1. Table of Cited Authorities: List all of the original sources, and other documents you cite in your brief.
  2. Summary of Argument: State your position succinctly in 250 words or less.
  3. Argument: Structure your argument based on at least five primary historical sources and at least three Supreme Court precedents. The more authorities you cite, the stronger your argument will be–and the more likely your team will advance.
  4. Conclusion: Summarize your argument, and argue how the Supreme Court should decide this issue.
Be sure to proofread your work. The work must be yours, and you may not seek help from anyone else–including attorneys or law students. Students who submit plagiarized briefs will be disqualified. Please review the winning submissions from previous years:

Phase 2 - Virtual Mentoring

Teams that register before November 1, 2022 will be invited to participate in a virtual mentoring session. These sessions will be hosted during the week of November 14, 2022. The Harlan Institute will match each class with a mentor from our network. These sessions will be helpful to finalize your briefs and prepare your preliminary round arguments.

Phase 3 - Preliminary Round

For the preliminary round, each team must prepare a YouTube video. The argument must be at least 15 minutes in length. Coaches will ask their students the following ten questions:
  1. Does the Equal Protection Clause of the Fourteenth Amendment prohibit race-conscious affirmative action?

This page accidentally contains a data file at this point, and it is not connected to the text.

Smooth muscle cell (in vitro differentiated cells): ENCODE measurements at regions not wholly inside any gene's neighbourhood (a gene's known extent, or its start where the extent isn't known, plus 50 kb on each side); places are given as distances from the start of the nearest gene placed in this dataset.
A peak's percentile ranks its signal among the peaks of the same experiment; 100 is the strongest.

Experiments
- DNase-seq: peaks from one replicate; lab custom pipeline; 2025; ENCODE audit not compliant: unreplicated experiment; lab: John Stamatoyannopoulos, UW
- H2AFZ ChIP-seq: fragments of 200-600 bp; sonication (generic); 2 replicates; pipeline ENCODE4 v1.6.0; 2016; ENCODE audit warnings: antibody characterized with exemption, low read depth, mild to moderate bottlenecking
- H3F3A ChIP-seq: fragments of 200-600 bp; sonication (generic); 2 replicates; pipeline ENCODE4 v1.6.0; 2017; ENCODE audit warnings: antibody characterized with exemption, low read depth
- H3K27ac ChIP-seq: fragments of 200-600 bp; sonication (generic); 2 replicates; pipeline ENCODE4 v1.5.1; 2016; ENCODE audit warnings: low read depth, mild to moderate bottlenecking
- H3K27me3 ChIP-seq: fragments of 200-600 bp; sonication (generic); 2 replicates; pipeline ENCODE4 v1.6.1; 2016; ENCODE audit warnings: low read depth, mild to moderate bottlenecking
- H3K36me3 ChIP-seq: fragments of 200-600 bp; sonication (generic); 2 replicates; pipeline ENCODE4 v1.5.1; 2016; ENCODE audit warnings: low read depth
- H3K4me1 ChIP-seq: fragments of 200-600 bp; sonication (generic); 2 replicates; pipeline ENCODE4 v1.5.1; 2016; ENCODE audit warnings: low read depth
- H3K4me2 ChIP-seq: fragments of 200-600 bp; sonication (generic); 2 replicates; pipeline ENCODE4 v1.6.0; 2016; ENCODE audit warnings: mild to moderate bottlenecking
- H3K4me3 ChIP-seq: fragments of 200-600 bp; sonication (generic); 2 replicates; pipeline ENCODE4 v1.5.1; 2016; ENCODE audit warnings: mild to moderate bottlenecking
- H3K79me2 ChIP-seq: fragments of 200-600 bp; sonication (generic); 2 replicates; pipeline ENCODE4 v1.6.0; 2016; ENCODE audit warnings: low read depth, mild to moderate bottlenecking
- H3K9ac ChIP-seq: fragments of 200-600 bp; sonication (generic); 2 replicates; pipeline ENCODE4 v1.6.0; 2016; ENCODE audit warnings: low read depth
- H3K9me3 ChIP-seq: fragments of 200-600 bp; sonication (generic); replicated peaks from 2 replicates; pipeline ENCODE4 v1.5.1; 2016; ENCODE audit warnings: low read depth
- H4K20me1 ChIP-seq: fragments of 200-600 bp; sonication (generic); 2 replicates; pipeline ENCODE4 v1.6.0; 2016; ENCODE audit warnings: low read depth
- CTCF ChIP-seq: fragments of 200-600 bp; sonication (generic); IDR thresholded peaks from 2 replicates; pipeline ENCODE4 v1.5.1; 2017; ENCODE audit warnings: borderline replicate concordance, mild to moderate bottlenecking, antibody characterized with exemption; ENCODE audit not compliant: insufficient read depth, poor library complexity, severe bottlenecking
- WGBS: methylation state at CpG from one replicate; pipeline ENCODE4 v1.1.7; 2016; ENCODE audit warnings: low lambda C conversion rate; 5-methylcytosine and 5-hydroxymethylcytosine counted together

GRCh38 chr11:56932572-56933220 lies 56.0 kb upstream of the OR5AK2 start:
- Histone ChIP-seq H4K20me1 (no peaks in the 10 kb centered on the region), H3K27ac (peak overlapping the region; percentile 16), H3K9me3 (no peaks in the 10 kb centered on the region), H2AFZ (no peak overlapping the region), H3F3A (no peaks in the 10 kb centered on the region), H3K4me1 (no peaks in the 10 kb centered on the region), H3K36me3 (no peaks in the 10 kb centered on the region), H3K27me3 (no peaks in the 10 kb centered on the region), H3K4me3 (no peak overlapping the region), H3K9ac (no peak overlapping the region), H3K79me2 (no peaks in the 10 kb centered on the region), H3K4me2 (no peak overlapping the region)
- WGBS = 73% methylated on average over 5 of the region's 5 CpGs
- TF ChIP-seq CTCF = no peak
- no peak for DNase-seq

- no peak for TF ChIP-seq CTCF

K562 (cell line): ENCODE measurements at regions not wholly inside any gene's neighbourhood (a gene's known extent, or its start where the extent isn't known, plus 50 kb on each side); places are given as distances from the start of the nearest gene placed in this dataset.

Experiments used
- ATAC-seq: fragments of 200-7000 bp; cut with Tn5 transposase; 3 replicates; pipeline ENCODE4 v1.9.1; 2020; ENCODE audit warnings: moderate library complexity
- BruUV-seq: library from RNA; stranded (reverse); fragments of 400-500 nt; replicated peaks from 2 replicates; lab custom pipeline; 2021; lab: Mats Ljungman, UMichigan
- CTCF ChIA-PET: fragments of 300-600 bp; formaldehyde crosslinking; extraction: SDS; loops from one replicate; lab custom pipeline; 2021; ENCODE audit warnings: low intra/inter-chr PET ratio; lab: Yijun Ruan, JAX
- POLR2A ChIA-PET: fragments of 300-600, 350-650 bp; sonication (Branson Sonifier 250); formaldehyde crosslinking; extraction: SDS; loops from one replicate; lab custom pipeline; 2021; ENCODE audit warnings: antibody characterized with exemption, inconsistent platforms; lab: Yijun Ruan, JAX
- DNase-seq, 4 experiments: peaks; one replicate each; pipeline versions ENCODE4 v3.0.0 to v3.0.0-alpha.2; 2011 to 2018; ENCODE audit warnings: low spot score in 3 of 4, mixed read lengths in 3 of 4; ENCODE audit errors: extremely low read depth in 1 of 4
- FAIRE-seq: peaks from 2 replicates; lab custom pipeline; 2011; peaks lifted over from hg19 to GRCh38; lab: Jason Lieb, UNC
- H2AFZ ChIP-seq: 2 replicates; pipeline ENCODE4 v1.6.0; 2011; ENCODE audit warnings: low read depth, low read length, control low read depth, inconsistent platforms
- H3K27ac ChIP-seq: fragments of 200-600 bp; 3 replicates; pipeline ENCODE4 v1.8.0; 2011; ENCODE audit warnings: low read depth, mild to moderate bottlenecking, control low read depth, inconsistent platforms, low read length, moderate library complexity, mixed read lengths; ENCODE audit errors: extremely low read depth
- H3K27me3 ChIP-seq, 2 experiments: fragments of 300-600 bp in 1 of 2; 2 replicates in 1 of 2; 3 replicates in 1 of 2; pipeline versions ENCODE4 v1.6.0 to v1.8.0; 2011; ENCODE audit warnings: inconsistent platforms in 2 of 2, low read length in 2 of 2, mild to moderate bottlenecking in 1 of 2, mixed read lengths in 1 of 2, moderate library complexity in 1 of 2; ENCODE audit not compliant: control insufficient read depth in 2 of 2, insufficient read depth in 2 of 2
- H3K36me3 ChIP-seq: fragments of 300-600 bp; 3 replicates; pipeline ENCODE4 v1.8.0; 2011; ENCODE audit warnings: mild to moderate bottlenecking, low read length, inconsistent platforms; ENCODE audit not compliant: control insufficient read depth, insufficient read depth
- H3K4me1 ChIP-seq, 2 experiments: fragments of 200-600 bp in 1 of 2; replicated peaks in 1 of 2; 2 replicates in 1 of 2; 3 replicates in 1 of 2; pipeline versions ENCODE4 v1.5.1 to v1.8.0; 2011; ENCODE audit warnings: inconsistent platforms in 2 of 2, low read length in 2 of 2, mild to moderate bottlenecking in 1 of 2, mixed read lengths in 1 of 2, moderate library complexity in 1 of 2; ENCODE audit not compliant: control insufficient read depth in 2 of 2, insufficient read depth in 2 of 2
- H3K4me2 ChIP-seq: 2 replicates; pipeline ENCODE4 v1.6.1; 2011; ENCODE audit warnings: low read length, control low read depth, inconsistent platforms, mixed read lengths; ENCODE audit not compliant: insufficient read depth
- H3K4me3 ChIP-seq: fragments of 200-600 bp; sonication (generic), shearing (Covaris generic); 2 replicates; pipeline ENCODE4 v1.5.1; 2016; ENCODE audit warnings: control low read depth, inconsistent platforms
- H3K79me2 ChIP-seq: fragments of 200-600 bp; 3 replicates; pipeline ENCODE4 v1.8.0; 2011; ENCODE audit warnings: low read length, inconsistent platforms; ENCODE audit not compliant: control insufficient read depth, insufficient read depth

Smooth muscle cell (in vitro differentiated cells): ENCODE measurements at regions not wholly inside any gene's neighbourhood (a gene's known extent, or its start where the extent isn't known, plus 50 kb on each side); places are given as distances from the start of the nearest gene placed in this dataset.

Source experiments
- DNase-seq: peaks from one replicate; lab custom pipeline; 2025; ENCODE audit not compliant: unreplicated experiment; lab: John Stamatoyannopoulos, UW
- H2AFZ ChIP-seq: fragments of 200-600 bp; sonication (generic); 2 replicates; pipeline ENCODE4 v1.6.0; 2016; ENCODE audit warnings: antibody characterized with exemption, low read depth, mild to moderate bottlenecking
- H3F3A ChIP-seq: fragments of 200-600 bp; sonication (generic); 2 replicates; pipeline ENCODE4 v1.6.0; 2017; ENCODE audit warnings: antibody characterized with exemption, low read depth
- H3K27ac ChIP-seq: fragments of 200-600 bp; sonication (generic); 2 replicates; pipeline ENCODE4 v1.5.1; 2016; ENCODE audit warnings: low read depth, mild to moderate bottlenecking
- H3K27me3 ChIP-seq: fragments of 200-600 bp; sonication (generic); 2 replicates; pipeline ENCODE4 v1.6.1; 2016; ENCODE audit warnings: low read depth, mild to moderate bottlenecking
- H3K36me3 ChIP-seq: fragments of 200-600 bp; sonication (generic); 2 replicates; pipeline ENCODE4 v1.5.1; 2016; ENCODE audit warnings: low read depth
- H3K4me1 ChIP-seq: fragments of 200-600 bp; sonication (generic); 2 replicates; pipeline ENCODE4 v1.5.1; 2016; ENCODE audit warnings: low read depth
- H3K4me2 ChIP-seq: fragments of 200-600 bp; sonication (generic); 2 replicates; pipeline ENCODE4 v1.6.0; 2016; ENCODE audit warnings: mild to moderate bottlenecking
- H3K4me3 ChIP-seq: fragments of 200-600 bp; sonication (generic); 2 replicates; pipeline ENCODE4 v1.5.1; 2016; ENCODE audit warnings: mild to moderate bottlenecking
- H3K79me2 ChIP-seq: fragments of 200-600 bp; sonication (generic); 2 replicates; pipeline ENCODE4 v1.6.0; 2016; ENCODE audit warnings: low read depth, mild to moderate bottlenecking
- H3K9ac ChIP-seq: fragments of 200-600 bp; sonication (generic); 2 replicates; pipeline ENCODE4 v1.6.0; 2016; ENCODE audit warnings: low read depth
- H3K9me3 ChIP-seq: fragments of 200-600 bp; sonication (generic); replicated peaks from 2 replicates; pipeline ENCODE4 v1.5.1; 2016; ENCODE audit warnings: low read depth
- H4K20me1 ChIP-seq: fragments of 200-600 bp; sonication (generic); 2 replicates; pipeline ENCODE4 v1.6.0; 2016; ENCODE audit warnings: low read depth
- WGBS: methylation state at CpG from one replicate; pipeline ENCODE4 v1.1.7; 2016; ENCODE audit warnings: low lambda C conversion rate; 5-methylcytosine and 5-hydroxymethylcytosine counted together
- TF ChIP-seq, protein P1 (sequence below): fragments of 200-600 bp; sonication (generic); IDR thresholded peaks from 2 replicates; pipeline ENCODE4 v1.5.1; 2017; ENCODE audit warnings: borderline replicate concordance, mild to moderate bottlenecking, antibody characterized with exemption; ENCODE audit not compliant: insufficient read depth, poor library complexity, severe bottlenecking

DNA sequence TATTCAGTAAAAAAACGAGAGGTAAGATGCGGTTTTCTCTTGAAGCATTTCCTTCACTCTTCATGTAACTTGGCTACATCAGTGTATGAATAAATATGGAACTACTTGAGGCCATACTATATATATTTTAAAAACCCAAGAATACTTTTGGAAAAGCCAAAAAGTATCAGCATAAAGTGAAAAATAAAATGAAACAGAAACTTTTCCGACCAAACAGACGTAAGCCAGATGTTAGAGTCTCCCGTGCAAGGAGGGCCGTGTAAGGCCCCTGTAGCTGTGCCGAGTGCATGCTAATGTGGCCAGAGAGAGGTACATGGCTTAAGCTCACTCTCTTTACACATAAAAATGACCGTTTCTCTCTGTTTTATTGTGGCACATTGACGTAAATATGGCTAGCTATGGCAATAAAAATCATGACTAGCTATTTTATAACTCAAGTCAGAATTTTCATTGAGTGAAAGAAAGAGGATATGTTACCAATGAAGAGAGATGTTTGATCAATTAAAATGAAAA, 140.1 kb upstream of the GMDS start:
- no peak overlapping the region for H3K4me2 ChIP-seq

2. How does legislation enacted by Congress in the 1860s and 1870s affect your answer to question #1?
  3. Let's assume that the Framers of the Fourteenth Amendment concluded that race-conscious legislation was constitutional in the 1860s and 1870s. Would that argument still work more than 150 years later in a very different society?
  4. Let's assume that the Framers of the Fourteenth Amendment thought that people of African descent deserve certain race-conscious privileges due to the unique context of slavery. Would the Framers have argued that members of other races, such as Hispanics, Asians, and Native Americans, could receive similar privileges?
  5. What would the Framers of the Fourteenth Amendment have thought about affirmative action policies that benefit people on the basis of sexual orientation or gender identity?
  6. Does Brown v. Board of Education (1954) prohibit race-conscious affirmative action? In your answer, please address Bakke and Grutter.